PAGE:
[ 49 Pa. Commw. Page 391]
professional liability insurance at all material times. Prior to 1969, Sanders avers that it was insured by Travelers Insurance Company (Travelers). Between October 1, 1969 and September 30, 1974, Sanders claims it was insured with Continental Casualty Company (Continental) and from October 1, 1974 on, until the suit was filed by PennDOT, Sanders maintains that its insurance was carried by Northbrook Insurance Company (Northbrook). When Sanders was served with the suit papers by PennDOT, it immediately gave notice of potential liability to Northbrook and Continental.
On September 1, 1978, Northbrook instituted the present proceedings in the nature of a Petition for Declaratory Judgment, again in our original jurisdiction. Sanders, Continental and PennDOT were named as respondents. The petition asks us to construe the policies of Northbrook and Continental and to hold that Northbrook's policy does not cover the claim against Sanders, but that Continental's policy does cover that claim.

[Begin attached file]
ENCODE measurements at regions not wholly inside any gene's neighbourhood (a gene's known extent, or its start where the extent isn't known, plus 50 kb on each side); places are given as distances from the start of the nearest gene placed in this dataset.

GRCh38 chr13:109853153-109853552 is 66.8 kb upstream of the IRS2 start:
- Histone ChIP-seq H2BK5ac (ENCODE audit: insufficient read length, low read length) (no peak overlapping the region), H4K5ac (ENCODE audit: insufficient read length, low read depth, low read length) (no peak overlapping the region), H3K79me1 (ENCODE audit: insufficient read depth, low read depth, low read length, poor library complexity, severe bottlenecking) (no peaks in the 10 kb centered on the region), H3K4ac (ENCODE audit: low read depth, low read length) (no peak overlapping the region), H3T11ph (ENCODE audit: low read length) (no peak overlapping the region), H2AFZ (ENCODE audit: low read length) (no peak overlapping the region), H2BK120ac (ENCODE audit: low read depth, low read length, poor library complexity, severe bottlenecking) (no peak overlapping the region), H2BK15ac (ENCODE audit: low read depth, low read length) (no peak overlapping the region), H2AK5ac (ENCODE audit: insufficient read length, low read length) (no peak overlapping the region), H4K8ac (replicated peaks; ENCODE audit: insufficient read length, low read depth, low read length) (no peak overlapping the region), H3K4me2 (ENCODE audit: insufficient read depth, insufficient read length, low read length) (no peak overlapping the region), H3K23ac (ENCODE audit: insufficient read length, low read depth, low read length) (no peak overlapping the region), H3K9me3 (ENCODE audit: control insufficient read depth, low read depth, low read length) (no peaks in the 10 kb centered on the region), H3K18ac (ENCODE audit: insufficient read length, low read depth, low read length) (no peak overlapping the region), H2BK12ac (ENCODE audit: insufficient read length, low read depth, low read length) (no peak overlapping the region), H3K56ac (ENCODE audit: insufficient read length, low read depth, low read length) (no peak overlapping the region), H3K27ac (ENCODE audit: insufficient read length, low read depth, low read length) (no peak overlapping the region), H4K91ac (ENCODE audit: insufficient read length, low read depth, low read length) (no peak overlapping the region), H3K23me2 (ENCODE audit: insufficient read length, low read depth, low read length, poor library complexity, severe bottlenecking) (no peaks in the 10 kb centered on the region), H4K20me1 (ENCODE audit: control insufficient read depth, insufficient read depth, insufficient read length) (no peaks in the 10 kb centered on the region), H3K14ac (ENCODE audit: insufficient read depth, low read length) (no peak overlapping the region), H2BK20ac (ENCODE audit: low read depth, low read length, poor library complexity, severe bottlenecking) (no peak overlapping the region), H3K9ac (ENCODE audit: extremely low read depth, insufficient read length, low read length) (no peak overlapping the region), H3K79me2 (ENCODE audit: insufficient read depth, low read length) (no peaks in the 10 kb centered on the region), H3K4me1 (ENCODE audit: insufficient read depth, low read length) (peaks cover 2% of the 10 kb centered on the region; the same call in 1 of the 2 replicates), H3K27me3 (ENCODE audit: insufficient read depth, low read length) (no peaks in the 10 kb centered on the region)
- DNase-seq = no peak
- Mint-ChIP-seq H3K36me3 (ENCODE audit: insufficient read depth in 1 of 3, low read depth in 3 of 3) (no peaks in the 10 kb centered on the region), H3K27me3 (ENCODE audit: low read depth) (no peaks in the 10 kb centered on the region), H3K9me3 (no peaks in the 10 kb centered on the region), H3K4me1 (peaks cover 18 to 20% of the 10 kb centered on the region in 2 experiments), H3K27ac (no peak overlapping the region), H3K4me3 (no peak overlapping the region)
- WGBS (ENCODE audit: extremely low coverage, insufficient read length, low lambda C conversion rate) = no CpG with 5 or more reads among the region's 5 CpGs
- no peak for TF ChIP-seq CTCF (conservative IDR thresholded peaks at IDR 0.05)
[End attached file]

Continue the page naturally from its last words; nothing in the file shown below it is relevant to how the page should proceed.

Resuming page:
PennDOT has "answered" the petition by saying that it "has no interest in which insurance company represents Sanders & Thomas, Inc." and that no answer would be filed to the petition.
Sanders has filed an answer with new matter to Northbrook's petition and has also filed a third party complaint pursuant to the provisions of Pa. R.C.P. No. 2252 naming five defendants including Travelers, J.R. Sotter Agency, Inc. (Sotter), Victor O. Schinnerer & Co., Inc. (Schinnerer), Shand, Morahan & Company, Inc. (Shand) and Tidewater Insurance Associates, Inc. (Tidewater). The complaint alleges that Travelers was Sanders' insurance carrier prior to October 1, 1969 and that the other defendants served as agents for the procurement of insurance for Sanders at various times and that they breached their
[ 49 Pa. Commw. Page 392]
duties to Sanders which arose by virtue of that relationship.